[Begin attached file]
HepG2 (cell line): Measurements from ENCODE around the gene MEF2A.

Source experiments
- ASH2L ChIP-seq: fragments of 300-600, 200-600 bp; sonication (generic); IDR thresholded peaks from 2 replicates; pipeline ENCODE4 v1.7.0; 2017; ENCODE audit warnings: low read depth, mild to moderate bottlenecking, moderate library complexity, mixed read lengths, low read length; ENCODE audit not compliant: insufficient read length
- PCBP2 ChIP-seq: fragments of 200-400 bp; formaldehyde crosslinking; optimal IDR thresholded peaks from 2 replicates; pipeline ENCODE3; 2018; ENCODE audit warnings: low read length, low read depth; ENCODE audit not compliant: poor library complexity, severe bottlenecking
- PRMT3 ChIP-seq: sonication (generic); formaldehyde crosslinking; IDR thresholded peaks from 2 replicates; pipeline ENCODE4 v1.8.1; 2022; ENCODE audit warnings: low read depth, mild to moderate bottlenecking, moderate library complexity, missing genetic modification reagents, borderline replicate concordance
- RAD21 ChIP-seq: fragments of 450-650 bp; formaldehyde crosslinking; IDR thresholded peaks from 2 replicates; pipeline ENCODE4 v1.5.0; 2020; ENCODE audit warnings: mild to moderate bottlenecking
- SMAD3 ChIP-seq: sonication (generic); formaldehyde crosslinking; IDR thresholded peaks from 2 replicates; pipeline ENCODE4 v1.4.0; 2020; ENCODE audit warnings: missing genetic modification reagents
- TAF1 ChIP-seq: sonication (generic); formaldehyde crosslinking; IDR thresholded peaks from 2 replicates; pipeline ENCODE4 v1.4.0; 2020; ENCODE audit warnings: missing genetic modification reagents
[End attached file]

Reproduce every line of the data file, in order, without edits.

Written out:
HepG2 (cell line): Measurements from ENCODE around the gene MEF2A.

Source experiments
- ASH2L ChIP-seq: fragments of 300-600, 200-600 bp; sonication (generic); IDR thresholded peaks from 2 replicates; pipeline ENCODE4 v1.7.0; 2017; ENCODE audit warnings: low read depth, mild to moderate bottlenecking, moderate library complexity, mixed read lengths, low read length; ENCODE audit not compliant: insufficient read length
- PCBP2 ChIP-seq: fragments of 200-400 bp; formaldehyde crosslinking; optimal IDR thresholded peaks from 2 replicates; pipeline ENCODE3; 2018; ENCODE audit warnings: low read length, low read depth; ENCODE audit not compliant: poor library complexity, severe bottlenecking
- PRMT3 ChIP-seq: sonication (generic); formaldehyde crosslinking; IDR thresholded peaks from 2 replicates; pipeline ENCODE4 v1.8.1; 2022; ENCODE audit warnings: low read depth, mild to moderate bottlenecking, moderate library complexity, missing genetic modification reagents, borderline replicate concordance
- RAD21 ChIP-seq: fragments of 450-650 bp; formaldehyde crosslinking; IDR thresholded peaks from 2 replicates; pipeline ENCODE4 v1.5.0; 2020; ENCODE audit warnings: mild to moderate bottlenecking
- SMAD3 ChIP-seq: sonication (generic); formaldehyde crosslinking; IDR thresholded peaks from 2 replicates; pipeline ENCODE4 v1.4.0; 2020; ENCODE audit warnings: missing genetic modification reagents
- TAF1 ChIP-seq: sonication (generic); formaldehyde crosslinking; IDR thresholded peaks from 2 replicates; pipeline ENCODE4 v1.4.0; 2020; ENCODE audit warnings: missing genetic modification reagents